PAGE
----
Ayu, aka: Āyu; 9 Definition(s)

Introduction

Ayu means something in Hinduism, Sanskrit, Jainism, Prakrit, Buddhism, Pali, Marathi. If you want to know the exact meaning, history, etymology or English translation of this term then check out the descriptions on this page. Add your comment or reference to a book if you want to contribute to this summary article.

In Hinduism

Purana

[Ayu in Purana glossaries]

Āyu (आयु):—One of the six sons of Purūravā (son of Budha) by the womb of Urvaśī. His sons were called Nahuṣa, Kṣatravṛddha, Rajī, Rābha and Anenā. (see Bhāgavata Purāṇa 9.15.1, 9.17.1-3)

(Source): Wisdom Library: Bhagavata Purana

1a) Āyu (आयु).—A son of Prāṇa and Ūrjasvatī: a Vasu;1 Father of Vaitaṇḍya and others.2

  • 1) Bhāgavata-purāṇa VI. 6. 12.
  • 2) Brahmāṇḍa-purāṇa III. 3. 21, 24.

1b) The son of Puruhotra, and father of Sātvata.*

  • * Bhāgavata-purāṇa IX. 24. 6.

1c) One of the six sons of Purūravas and Urvaśī; wife Prabhā, Rāhu's daughter; father of five sons, Nahuṣa, Vṛddhaśarman, Rāju, Dambha, and Vipāpman, all of them expert warriors.*

  • * Bhāgavata-purāṇa IX. 15. 1; 17. 1; Brahmāṇḍa-purāṇa III. 66. 22, 90; 67. 1; Matsya-purāṇa 24. 33-5; Vāyu-purāṇa 91. 51; Viṣṇu-purāṇa IV. 6. 73; 7. 1; 8. 1-3.

1d) A son of Kṛṣṇa and Bhadrā.*

  • * Bhāgavata-purāṇa X. 61. 17.

1e) The sage presiding over the month of puṣya.*

  • * Bhāgavata-purāṇa XII. 11. 42.

1f) (Śuci Agni). Father of Mahiṣa.*

  • * Brahmāṇḍa-purāṇa II. 12. 38-40.

1g) A carakādhvaryu.*

  • * Brahmāṇḍa-purāṇa II. 33. 13.

1h) The Agni that lives in paśu.*

  • * Vāyu-purāṇa 29. 37.

1i) A son of Aṅgirasa; father of Amāvasu.*

  • * Vāyu-purāṇa 65. 105; 73. 5.
(Source): Cologne Digital Sanskrit Dictionaries: The Purana Index
Purana book cover
context information

The Purana (पुराण, purāṇas) refers to Sanskrit literature preserving ancient India’s vast cultural history, including historical legends, religious ceremonies, various arts and sciences. The eighteen mahapuranas total over 400,000 shlokas (metrical couplets) and date to at least several centuries BCE.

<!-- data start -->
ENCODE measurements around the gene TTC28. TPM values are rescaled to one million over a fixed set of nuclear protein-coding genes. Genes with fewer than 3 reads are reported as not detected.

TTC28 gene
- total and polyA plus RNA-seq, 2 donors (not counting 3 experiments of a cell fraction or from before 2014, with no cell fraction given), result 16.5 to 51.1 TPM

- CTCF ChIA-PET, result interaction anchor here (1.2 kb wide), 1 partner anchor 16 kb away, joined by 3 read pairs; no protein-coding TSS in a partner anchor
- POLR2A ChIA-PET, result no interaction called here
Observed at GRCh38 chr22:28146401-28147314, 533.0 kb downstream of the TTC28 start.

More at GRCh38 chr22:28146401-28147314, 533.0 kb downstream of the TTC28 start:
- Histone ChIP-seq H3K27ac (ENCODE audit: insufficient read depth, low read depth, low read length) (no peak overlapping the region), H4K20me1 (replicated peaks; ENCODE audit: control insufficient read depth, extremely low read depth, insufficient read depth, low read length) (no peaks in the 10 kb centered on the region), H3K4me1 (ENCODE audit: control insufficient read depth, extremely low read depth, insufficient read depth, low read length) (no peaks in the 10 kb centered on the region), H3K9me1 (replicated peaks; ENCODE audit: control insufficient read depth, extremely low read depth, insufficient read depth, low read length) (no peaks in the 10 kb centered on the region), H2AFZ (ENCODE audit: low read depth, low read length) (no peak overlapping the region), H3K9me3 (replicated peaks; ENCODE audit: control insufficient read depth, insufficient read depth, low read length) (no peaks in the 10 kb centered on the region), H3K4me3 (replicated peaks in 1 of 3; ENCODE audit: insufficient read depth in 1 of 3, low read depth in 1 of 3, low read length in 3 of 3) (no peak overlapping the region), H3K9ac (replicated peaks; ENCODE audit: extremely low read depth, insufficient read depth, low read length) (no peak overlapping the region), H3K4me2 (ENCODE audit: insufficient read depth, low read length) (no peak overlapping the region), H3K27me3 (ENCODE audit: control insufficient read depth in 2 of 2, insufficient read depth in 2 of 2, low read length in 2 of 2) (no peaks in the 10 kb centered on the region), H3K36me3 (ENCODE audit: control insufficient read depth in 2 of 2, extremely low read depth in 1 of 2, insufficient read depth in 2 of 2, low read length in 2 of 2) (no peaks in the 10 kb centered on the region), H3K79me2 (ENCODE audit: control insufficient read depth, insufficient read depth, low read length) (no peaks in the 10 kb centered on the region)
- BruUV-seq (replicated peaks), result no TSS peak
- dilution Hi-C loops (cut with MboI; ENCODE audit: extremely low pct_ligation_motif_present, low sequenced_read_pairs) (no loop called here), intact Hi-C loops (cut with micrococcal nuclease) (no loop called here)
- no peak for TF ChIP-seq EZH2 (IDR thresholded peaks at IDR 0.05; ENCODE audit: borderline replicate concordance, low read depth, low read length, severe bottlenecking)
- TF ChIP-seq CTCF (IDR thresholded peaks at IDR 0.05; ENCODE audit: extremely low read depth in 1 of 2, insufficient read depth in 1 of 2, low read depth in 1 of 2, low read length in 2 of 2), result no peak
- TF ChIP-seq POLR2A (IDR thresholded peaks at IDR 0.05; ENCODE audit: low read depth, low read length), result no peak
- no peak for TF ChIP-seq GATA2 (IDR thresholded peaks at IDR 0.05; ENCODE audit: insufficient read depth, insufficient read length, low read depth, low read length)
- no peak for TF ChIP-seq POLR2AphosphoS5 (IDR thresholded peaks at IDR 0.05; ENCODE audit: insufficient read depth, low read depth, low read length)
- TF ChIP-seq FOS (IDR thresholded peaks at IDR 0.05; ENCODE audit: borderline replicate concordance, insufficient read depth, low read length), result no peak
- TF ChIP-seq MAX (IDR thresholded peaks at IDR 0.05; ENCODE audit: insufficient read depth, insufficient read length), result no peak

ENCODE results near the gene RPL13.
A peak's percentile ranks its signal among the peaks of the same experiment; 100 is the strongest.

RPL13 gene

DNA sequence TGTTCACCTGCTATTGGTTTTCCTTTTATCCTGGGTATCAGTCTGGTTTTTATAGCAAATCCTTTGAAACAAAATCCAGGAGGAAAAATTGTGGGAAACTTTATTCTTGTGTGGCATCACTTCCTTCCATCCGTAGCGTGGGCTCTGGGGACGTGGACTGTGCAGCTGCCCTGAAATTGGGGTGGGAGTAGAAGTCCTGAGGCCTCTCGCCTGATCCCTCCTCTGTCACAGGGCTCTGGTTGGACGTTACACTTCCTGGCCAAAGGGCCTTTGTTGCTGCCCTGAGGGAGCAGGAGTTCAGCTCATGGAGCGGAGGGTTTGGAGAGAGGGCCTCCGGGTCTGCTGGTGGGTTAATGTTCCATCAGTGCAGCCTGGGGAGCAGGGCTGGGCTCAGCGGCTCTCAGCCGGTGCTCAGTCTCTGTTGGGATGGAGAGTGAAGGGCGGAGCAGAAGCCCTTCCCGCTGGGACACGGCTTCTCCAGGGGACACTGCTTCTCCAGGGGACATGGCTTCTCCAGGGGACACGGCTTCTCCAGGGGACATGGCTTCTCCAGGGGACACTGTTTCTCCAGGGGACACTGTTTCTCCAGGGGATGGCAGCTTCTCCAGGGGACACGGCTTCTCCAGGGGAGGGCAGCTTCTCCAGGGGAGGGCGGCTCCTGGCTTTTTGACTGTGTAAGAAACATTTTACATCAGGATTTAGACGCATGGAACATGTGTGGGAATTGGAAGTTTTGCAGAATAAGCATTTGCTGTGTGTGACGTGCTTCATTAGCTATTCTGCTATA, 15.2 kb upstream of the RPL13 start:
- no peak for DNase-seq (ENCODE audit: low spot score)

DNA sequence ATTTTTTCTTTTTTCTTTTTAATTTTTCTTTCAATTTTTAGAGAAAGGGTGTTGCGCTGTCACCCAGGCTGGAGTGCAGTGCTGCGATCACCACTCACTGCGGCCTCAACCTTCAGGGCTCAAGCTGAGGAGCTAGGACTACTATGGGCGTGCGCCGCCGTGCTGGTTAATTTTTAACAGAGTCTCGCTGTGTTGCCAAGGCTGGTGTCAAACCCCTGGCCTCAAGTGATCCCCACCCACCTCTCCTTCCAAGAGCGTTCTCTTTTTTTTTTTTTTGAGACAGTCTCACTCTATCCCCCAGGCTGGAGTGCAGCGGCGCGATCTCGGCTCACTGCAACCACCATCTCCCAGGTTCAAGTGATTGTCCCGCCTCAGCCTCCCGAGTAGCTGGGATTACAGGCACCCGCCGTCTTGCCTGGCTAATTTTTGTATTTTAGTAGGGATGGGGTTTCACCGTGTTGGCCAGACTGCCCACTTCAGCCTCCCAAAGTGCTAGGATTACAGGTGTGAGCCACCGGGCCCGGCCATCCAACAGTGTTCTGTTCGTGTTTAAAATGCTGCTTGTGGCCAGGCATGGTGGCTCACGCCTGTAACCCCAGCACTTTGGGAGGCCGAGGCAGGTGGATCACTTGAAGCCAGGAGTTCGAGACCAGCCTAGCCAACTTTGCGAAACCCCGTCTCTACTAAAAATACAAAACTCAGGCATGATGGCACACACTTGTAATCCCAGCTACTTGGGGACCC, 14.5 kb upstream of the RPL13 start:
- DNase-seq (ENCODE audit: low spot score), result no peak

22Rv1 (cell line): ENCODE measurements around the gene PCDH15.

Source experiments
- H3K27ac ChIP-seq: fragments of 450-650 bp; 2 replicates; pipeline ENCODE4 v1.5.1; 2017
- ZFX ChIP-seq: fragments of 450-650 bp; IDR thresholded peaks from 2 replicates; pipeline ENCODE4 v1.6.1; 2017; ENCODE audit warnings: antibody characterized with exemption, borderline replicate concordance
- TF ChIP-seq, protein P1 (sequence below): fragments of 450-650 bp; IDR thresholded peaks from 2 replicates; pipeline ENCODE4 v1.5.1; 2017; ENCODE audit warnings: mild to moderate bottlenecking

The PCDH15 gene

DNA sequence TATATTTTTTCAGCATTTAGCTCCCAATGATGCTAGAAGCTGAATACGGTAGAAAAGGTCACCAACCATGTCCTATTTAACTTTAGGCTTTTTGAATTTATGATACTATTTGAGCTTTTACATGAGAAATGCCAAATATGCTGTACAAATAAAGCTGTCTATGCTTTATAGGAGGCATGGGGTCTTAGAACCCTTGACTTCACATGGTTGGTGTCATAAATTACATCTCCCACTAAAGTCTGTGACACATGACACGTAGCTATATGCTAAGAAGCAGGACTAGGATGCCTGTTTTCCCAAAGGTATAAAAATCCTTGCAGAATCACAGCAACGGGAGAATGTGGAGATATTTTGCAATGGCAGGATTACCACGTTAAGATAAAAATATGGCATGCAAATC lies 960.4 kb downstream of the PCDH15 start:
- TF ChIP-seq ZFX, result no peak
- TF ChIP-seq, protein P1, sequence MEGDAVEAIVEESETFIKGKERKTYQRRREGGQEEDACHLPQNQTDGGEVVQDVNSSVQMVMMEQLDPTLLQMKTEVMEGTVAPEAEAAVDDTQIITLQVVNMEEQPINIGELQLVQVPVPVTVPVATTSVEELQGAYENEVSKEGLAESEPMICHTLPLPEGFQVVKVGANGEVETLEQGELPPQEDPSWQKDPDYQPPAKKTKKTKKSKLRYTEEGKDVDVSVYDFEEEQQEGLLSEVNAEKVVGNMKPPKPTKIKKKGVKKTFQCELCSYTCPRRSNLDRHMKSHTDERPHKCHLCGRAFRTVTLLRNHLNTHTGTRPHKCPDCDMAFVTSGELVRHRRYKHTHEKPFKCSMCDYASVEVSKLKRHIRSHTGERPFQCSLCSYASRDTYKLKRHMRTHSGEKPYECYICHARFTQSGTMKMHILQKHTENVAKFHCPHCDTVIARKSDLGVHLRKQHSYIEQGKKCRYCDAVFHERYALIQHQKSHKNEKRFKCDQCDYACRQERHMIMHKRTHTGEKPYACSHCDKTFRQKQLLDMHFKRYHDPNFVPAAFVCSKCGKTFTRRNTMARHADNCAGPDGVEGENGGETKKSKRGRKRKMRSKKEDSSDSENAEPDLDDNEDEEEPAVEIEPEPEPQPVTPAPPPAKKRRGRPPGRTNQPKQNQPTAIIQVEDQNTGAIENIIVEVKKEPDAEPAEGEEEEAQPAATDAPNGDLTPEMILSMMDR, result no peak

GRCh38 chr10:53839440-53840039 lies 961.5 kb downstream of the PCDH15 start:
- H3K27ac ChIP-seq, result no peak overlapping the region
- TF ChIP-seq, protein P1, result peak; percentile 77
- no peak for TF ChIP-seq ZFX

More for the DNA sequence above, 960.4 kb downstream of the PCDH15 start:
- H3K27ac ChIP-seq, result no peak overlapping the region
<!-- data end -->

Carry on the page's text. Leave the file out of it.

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Itihasa (narrative history)

[Ayu in Itihasa glossaries]

Āyu (आयु) is a name mentioned in the Mahābhārata (cf. I.90.7) and represents one of the many proper names used for people and places. Note: The Mahābhārata (mentioning Āyu) is a Sanskrit epic poem consisting of 100,000 ślokas (metrical verses) and is over 2000 years old.

(Source): JatLand: List of Mahabharata people and places
context information

Itihasa (इतिहास, itihāsa) refers to ‘epic history’ and represents a branch of Sanskrit literature which popularly includes 1) the eighteen major Puranas, 2) the Mahabharata and 3) the Ramayana. It is a branch of Vedic Hinduism categorised as smriti literature (‘that which is remembered’) as opposed to shruti literature (‘that which is transmitted verbally’).

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In Jainism

General definition (in Jainism)

[Ayu in Jainism glossaries]

Āyu (आयु) refers to “lifespan determining (karmas)” and represents one of the eight types of Prakṛti-bandha (species bondage): one of the four kinds of bondage (bandha) according to the 2nd-century Tattvārthasūtra chapter 8.—Accordingly, “what is meant by lifespan determining karma (āyu)? The karmas which give the living body existence in the four destinies (hell, heaven, human and sub human) are called lifespan determining karma”.

There are of four different types of life determining (āyu) karma:

  1. heavenly/celestial realms or states of existence (deva or devāyu),
  2. infernal /hellish realms or states of existence (naraka or nārakāyu),
  3. human realms or states of existence (manuṣya or manuṣyāyu),
  4. sub-human realms or states of existence (animal and plant) (tiryañca or tiryañcāyu).

Out of the four realms which destinies are the auspicious and/or inauspicious? The three realms i.e. heavenly, human and sub-human are auspicious and the heavenly realm is inauspicious.

(Source): Encyclopedia of Jainism: Tattvartha Sutra 8: Bondage of karmas
General definition book cover
context information

Jainism is an Indian religion of Dharma whose doctrine revolves around harmlessness (ahimsa) towards every living being. The two major branches (Digambara and Svetambara) of Jainism stimulate self-control (or, shramana, ‘self-reliance’) and spiritual development through a path of peace for the soul to progess to the ultimate goal.

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Languages of India and abroad

Pali-English dictionary

[Ayu in Pali glossaries]

āyu : (nt.) age.

(Source): BuddhaSasana: Concise Pali-English Dictionary